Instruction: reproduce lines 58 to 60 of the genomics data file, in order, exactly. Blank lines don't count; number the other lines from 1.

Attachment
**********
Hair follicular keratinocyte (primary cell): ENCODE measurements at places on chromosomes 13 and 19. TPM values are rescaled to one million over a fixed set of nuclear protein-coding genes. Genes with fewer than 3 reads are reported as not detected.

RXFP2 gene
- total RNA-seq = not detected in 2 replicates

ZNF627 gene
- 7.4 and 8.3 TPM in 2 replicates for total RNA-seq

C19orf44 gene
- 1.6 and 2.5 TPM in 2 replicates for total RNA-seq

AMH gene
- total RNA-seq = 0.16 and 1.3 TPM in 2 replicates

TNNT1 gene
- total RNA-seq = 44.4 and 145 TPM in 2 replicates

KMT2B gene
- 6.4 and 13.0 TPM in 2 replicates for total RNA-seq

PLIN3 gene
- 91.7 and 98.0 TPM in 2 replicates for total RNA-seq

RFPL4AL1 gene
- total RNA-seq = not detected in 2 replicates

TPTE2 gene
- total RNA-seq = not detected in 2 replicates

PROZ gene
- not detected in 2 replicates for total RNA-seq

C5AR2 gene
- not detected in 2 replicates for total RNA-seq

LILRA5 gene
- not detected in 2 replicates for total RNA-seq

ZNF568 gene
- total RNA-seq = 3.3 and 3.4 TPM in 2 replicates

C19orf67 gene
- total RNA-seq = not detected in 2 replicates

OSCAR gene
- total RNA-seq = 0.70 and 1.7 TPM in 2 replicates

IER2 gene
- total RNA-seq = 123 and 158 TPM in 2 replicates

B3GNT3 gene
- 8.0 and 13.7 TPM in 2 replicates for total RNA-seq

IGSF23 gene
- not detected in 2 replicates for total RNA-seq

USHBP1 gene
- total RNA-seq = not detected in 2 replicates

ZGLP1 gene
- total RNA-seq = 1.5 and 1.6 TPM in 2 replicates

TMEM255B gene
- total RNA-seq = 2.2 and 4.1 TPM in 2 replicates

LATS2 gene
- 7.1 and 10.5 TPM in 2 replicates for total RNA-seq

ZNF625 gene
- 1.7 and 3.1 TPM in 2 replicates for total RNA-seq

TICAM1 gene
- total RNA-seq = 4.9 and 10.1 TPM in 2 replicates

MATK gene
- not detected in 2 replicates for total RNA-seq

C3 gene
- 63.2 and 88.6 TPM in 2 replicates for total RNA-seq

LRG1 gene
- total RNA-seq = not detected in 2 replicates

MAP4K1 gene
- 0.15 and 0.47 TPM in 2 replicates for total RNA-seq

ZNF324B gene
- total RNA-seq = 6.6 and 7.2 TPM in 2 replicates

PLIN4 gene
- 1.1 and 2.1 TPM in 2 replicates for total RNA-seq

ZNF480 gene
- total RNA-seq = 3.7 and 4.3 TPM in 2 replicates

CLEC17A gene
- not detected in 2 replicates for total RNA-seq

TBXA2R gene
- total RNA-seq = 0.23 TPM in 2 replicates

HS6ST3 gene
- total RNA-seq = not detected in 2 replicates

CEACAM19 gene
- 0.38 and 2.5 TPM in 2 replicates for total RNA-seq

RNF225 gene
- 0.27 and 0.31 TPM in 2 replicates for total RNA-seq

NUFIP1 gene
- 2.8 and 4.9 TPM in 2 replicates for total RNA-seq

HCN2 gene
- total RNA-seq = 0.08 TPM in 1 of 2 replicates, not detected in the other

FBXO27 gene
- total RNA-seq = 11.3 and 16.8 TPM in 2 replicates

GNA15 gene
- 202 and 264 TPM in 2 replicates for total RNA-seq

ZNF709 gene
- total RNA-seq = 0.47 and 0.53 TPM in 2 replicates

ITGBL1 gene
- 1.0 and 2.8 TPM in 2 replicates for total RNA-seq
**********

ZNF324B gene
- total RNA-seq = 6.6 and 7.2 TPM in 2 replicates

PLIN4 gene